Sunday, April 29, 2012

Pension insanity

You will buy more Govvies, or else

Private pension schemes are obliged to match liabilities. As yields are pulled down, these private schemes are obliged to purchase more. Effect is to transfer investment funds to government, and also shift -private- pension funds to unfunded government dependent. This is effectively transferring funds out of private companies for the immediate consumption by government. Our government is going through all reserves of capital and replacing with government IOU s. The article doesn't directly state this, but if gilts collapsed, then suddenly UK companies with pensions have to direct even more funding to the government ! This is perverse, the less and less valuable something becomes, the more you are legally obliged to buy...right up to when the pension schemes collapse the host company.

Posted by stillthinking @ 05:17 PM (1700 views)
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7 thoughts on “Pension insanity

  • stillthinking says:

    I couldn’t fit it all in…

    This seems like a situation that gets more and more fragile until one single event crashes everything. The solvency and ability to invest of many UK companies seems to also depend perversely on gilt yields remaining low. Maybe the auto-enrollment system, itself requiring additional contributions from the employer, is an escape route from QE i.e. QE or something to take its place is now required to avoid the whole caboodle collapsing.

    This does look a bit like just plain state confiscation. There is no proposal or dynamic for even holding the obligations steady! Let alone stop them rising.

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  • How many companies still have defined-benefit pension schemes? Most new entrants are being put on defined-contribution schemes, which have no obligation to buy gilts. How much money is there in the existing pot of defined-benefit pensions?

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  • mark wadsworth says:

    ST: ” if gilts collapsed, then suddenly UK companies with pensions have to direct even more funding to the government!”

    Superficially yes, but if gilts rose, that would be the flipside of interest rates going up; and if interest rates go up, the NPV of future pension liabilities goes down, so the amount of assets a pension fund needs to hold goes down as well in equal and opposite measure.

    D, very few, is the answer to that.

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  • general congreve says:

    Right on cue! markj69 str05, if you’re reading this, then I recommend reading the article, with reference to our conversation on Saturday night.

    @3 – Gilt prices being inversely related to interest rates is one thing. The fact you won’t get a real rate of return from the government on your gilts if the interest rate is negative in real terms (which it is), is another thing. And the fact that if you are paid a real rate of return on your gilts (i.e. the interest rate is put up above the rate of inflation), the government will go broke and gilt holders will get sweet FA (unless we have a spectacular and sustained period of economic growth to offset the government’s outgoings on gilts at those rates), is yet another thing.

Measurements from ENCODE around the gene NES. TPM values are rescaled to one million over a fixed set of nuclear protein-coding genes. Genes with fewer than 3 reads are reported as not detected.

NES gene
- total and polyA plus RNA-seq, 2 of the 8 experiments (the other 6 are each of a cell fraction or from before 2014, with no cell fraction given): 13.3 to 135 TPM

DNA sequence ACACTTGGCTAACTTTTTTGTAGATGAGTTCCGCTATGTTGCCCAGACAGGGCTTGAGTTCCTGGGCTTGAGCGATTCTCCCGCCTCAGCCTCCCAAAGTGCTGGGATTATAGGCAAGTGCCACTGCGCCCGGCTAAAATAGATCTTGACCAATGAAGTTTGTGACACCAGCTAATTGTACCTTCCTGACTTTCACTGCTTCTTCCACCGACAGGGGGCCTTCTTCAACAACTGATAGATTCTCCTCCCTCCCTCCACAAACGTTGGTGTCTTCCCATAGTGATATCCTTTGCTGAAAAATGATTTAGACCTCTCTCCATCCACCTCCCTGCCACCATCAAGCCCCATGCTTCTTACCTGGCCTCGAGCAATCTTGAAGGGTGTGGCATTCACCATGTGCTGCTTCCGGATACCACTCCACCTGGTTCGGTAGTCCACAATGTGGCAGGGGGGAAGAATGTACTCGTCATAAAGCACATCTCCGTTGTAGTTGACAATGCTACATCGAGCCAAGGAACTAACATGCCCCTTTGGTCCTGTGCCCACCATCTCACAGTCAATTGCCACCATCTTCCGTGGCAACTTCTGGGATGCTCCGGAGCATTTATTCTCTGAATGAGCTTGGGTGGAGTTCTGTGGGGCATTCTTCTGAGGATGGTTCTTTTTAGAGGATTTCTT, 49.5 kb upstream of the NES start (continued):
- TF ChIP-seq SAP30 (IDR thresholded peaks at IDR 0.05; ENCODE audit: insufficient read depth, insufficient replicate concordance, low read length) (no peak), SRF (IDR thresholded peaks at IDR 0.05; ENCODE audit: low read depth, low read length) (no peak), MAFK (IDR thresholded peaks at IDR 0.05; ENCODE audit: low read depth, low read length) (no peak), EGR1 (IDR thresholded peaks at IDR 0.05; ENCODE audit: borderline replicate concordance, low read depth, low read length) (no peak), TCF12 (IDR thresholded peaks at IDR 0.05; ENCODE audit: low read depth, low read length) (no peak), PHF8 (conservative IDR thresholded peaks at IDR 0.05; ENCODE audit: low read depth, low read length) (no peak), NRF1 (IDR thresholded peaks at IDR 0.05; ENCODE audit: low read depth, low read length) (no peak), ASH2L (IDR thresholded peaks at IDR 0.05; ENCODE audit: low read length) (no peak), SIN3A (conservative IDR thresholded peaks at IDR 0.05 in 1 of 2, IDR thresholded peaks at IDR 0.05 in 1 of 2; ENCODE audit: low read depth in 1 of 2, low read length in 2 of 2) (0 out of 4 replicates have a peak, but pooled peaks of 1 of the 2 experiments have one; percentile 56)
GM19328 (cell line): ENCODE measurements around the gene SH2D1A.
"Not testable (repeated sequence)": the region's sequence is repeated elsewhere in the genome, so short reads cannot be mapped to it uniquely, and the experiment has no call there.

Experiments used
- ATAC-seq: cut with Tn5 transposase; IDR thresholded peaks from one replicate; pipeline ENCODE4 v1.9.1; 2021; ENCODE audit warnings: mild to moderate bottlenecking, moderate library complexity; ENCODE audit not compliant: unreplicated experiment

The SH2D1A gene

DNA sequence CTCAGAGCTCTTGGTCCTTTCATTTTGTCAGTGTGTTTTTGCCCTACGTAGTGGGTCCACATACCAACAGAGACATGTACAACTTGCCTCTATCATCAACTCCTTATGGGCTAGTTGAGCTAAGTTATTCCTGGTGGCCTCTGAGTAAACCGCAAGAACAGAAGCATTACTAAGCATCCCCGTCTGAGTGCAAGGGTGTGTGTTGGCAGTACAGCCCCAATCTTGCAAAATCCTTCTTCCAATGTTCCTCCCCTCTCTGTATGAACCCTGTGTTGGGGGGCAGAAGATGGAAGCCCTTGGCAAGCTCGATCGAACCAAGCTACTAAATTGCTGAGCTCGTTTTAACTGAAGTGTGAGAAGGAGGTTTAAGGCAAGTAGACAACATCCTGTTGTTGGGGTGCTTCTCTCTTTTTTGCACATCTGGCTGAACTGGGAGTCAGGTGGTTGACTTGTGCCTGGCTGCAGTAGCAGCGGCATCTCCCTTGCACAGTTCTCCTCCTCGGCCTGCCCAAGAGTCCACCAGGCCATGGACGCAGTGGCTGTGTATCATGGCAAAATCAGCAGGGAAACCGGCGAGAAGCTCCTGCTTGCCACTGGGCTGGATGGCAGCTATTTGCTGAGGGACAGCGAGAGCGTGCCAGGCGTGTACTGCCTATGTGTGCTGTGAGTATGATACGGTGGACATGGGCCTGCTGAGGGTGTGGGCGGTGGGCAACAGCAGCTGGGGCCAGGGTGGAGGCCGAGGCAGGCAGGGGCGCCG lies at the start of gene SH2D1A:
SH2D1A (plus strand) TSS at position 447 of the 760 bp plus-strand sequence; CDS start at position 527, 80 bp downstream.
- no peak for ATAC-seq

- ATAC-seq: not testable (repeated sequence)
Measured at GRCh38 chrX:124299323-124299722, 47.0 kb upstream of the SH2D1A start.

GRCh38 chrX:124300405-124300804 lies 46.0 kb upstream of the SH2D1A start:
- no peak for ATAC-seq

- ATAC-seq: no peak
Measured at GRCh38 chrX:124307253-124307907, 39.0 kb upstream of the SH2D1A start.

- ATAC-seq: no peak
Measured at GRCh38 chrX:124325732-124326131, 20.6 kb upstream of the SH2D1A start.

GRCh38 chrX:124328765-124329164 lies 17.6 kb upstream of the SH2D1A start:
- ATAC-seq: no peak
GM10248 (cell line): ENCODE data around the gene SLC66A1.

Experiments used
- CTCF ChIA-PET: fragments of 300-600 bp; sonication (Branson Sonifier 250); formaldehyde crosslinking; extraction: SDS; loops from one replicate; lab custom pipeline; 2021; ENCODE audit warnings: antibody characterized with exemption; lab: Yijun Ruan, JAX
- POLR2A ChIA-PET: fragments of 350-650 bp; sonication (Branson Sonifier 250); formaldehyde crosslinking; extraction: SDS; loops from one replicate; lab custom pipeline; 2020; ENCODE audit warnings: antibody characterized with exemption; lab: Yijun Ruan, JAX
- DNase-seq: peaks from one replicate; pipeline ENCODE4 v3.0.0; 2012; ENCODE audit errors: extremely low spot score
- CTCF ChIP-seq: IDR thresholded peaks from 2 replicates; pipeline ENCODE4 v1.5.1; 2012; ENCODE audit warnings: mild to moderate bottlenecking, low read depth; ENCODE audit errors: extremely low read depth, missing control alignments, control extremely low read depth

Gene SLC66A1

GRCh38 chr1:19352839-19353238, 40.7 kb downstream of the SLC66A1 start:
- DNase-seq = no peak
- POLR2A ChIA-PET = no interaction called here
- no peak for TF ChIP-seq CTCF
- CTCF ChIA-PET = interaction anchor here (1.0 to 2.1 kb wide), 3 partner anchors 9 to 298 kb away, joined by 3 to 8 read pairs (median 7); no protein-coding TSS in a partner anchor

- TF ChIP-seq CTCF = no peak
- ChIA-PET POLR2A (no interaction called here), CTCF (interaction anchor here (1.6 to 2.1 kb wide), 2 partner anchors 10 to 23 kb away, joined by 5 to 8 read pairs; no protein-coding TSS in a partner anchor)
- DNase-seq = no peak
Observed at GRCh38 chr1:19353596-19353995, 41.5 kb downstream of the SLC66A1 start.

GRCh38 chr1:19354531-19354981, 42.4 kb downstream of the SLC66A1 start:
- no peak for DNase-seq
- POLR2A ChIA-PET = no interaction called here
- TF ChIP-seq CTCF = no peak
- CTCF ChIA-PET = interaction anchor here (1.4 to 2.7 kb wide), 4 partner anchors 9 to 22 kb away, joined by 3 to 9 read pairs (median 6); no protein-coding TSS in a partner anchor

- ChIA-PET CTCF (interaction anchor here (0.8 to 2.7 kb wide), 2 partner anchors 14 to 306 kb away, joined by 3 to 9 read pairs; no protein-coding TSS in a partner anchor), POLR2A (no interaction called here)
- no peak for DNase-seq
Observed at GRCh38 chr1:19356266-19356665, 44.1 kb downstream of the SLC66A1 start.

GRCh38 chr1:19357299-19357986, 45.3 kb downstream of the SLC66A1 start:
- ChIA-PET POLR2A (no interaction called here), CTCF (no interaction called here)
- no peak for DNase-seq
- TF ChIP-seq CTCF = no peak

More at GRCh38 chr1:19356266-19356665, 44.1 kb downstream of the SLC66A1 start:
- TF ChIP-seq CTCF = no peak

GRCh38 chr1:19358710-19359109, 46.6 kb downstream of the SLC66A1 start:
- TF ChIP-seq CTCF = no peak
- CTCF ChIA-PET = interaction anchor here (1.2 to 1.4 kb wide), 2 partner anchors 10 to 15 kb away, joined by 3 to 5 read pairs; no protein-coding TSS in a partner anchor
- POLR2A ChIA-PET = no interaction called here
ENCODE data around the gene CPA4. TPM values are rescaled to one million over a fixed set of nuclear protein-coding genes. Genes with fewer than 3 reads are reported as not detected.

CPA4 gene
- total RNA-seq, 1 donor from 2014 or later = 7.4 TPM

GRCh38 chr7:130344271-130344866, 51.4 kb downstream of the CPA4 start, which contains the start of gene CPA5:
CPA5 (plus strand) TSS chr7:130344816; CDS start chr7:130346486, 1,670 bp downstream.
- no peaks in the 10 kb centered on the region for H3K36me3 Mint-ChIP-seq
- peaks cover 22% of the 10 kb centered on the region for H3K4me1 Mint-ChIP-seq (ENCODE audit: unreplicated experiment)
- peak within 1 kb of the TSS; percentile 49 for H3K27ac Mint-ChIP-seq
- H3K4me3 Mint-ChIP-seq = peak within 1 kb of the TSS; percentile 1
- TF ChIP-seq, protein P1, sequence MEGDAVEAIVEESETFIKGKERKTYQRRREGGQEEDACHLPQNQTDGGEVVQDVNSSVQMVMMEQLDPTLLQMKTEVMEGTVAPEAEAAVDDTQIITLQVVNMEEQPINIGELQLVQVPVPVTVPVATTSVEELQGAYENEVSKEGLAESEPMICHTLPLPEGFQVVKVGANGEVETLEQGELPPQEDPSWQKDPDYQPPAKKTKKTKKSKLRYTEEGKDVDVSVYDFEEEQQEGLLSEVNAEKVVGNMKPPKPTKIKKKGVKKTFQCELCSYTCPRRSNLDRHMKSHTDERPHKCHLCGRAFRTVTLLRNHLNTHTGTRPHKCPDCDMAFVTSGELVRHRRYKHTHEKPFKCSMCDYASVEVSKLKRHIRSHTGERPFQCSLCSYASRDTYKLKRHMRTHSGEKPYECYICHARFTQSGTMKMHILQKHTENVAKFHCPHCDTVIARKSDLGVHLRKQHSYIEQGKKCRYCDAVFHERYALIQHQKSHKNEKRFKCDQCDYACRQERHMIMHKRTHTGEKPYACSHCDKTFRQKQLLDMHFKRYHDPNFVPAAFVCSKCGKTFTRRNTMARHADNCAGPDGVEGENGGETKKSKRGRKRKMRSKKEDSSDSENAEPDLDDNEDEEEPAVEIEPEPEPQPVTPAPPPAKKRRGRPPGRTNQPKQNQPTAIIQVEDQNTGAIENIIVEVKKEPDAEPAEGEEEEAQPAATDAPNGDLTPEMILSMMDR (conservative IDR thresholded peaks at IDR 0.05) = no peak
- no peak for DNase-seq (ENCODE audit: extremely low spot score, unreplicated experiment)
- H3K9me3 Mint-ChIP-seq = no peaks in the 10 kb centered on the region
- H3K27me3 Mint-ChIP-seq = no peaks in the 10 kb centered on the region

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  • stillthinking says:

    http://www.ft.com/intl/cms/s/0/93d1585e-3dbb-11df-bdbb-00144feabdc0.html#axzz1tOrRDeGZ

    Two years ago they are 90 billion short. 3K per UK worker. I almost don’t want to look at the situation now (can’t be bothered) but its worse. But it isn’t the liabilities that is the problem. Its the assets being themselves IOUs. If there are 500 billion, assuming (for no reason) 50% in gilts as not unreasonable. Then the government spend on just that is 300 billion. They don’t have it, there is no way that they have access to this funds. The debts are currently ballooning off out of control even -without- this.

    The problem, the scam, is that we treat IOUs in the same way as a real asset once the abstraction of valuation is put on. This is not even the whole problem, we also have unlimited repos on IOUs. Where is the actual capital? This an insane house of cards IMO. You get to the point presumably with careful handling where if underlying asset values (IOUs….) fall even by 1% the whole financial system collapses in bankruptcy. It is bloody scary. I hope I am being paranoid. Additionally, who is going to be stupid enough to join the auto-enrollment to let us out of QE!?

    The Tory plan was for growth to absorb the unemployment of a reformed state sector. Without that growth, there is no Tory plan capable of winning the next election.

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  • stillthinking says:

    You may also be interested in this

    http://en.wikipedia.org/wiki/Control_fraud

    and related links. Because the financial system did not get gutted by accident, which is why Gordon Brown with his “reorganisation” of the regulatory authorities despite being a fool was such a disaster.

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  • general congreve says:

    @5 – Well said. An insane ponzi scheme, if ever there was one.

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